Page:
Dr. Reese has had many years of experience helping patients suffering from TMJ disorder find relief. He can effectively diagnose the cause of your TMJ symptoms, and provide immediate, non-invasive treatment. Dr. Reese treats the underlying causes of TMJ as well as the problematic symptoms. He investigates your bite by asking about your medical history, current state of health, using modern equipment and techniques, and considers all possible factors involved in the development of TMJ Disorder. This approach goes to the root cause of symptoms.

Those suffering from TMJ Disorder are often recommended to wear an appliance to help them correct their bite. Together with this, techniques to manage pain and address other underlying issues like stress and posture are taken up. Anxiety, stress, poor posture or even caffeine consumption can prompt you to grind your teeth and clench your jaw unconsciously. Practicing techniques to help alleviate stress like meditation and exercise very much helps in managing symptoms too.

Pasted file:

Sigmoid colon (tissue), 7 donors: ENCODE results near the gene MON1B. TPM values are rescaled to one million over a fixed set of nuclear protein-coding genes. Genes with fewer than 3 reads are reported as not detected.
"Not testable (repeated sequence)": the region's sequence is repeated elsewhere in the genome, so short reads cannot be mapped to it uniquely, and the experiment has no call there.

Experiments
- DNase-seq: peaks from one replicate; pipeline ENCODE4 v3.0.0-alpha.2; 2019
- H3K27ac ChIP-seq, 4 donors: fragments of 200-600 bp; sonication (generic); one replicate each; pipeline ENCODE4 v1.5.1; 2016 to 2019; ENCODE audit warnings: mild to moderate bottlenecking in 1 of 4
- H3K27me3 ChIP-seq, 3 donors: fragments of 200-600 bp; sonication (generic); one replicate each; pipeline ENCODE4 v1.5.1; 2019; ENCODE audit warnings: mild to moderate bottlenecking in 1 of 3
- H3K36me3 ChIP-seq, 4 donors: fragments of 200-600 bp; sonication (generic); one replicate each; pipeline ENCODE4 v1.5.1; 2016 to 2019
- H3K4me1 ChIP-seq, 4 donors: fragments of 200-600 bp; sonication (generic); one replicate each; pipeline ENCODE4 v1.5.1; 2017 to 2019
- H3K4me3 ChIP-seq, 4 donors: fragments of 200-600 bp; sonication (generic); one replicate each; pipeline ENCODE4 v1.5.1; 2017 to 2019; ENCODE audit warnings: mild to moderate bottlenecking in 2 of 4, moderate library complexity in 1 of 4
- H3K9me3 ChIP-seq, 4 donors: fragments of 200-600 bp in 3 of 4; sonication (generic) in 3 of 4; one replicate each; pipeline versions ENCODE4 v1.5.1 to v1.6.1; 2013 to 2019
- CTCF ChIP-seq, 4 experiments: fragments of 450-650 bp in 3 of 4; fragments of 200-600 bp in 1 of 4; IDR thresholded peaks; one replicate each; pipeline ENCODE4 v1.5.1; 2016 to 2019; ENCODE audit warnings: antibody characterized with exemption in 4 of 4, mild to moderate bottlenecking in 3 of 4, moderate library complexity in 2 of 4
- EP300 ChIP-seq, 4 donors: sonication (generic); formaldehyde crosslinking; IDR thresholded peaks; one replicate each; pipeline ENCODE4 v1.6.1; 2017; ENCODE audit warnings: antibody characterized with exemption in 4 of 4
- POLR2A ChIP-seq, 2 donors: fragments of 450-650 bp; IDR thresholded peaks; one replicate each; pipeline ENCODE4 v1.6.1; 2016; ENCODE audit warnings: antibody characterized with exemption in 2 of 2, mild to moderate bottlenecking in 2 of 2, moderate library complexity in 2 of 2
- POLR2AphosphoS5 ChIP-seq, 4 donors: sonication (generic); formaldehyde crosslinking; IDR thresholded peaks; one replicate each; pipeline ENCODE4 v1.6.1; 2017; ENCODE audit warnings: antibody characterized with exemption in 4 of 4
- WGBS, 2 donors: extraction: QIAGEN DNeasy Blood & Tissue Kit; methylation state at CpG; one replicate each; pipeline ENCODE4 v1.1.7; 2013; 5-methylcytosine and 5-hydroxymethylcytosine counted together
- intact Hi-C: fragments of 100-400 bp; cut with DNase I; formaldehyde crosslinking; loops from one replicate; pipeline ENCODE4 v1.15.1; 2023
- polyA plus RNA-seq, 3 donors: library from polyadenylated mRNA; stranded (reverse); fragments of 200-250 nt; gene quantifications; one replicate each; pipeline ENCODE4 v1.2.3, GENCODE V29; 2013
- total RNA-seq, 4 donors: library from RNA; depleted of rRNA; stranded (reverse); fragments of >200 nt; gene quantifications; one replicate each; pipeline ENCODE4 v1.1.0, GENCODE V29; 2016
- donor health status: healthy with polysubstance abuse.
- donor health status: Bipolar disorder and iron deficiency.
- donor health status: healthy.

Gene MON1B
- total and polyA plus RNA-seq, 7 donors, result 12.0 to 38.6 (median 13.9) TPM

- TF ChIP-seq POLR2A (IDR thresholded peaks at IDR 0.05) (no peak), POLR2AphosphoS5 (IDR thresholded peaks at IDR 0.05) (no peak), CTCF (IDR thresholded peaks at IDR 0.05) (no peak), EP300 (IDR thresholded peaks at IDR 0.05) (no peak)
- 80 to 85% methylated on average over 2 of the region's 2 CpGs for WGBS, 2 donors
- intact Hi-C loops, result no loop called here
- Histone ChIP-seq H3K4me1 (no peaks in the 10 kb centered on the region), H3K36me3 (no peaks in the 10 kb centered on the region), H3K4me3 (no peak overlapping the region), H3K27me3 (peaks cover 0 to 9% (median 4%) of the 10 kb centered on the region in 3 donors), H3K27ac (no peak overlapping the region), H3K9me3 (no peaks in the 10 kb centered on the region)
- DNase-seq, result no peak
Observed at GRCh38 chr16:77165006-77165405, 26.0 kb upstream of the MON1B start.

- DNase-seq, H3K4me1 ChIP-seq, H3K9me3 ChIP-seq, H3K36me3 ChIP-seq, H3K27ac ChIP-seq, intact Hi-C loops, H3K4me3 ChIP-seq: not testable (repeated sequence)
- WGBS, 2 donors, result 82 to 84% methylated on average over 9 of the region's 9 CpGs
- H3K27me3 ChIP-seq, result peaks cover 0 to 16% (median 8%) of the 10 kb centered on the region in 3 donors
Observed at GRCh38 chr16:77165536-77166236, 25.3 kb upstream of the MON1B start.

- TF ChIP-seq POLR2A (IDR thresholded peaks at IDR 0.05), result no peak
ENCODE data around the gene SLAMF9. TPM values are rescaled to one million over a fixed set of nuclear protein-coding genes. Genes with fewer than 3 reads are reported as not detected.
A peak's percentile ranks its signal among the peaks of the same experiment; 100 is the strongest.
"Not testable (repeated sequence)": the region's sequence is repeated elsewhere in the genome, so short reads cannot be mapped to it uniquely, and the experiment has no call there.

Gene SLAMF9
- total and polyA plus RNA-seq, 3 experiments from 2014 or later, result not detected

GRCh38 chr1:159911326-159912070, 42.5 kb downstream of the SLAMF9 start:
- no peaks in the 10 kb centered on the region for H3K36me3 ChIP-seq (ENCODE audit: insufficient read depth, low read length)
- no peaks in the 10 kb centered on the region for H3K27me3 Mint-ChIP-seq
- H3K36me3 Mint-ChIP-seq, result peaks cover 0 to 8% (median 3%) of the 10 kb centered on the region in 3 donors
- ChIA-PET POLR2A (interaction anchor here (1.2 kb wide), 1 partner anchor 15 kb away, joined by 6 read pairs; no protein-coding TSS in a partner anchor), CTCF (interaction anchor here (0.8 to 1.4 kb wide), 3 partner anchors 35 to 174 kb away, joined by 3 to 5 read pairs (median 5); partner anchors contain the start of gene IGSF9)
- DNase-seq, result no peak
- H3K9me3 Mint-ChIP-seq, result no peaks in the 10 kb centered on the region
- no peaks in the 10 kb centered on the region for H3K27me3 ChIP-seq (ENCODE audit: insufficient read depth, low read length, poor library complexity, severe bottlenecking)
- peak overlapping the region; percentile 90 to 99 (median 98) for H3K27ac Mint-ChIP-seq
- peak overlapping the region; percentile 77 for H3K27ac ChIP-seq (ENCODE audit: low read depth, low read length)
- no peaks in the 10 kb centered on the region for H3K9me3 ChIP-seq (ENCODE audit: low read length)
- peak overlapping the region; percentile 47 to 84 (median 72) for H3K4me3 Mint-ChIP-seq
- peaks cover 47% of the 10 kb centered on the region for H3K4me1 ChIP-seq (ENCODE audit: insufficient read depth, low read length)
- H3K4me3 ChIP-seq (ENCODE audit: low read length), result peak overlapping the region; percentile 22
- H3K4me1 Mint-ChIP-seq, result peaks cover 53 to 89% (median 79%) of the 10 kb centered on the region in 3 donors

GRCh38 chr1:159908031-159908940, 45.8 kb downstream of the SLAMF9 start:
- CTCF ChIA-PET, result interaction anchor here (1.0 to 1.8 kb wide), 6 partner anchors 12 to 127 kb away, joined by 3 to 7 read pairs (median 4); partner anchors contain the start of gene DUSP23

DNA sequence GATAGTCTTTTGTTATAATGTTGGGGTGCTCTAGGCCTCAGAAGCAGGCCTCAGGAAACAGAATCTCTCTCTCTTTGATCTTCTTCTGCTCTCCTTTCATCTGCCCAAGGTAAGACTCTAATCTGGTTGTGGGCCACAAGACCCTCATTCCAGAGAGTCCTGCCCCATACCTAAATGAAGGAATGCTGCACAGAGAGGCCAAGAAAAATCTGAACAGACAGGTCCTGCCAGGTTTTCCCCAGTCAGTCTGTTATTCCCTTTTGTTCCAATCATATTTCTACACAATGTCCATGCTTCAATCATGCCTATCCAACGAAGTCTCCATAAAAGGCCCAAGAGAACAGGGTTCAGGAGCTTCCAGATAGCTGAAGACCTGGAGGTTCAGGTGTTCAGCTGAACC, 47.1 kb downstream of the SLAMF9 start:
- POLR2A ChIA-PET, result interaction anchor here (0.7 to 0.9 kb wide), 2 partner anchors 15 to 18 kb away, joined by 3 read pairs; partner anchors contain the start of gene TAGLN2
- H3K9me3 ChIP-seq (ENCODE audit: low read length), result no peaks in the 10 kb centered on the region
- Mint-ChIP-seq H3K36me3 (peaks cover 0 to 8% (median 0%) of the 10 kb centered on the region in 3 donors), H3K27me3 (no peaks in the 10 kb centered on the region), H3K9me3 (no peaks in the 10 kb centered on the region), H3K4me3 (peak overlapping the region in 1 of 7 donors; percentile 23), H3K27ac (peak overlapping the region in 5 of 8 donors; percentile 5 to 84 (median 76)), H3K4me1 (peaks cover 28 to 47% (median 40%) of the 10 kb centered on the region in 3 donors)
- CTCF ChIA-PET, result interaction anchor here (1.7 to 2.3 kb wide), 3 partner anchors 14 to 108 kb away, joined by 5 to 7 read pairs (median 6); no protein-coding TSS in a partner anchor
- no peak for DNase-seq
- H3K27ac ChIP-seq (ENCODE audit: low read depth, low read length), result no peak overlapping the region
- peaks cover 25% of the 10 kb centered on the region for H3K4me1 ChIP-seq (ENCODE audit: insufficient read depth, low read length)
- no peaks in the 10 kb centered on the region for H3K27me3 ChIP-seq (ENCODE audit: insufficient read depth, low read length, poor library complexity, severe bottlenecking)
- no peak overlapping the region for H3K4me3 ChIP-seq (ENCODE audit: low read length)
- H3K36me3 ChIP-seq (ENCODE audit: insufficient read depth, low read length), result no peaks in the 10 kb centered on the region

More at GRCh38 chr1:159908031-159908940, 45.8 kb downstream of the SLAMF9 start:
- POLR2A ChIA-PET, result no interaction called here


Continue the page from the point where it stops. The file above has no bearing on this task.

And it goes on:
Dr. Reese will also coordinate with other health specialists to ensure every organ affected by your TMJ disorder is covered and subsequently treated.

Dr. Reese Can Help You with Your TMJ Disorder

If you are diagnosed with TMJ disorder, we can help lessen the symptoms of this debilitating disorder. While many care providers simply treat the symptoms, Dr. Reese and his staff focus on the underlying causes of your pain and discomfort. This unique approach leads to greater patient adherence to treatment and higher success rates.  If you are suffering from head, neck, or jaw pain, please call Dr. Reese’s office at 317-882-0228 and ask for a TMJ consultation. We are located just north of Greenwood, Indiana on US 31 in Indianapolis.

TMJ Specialist in Greenwood, Indiana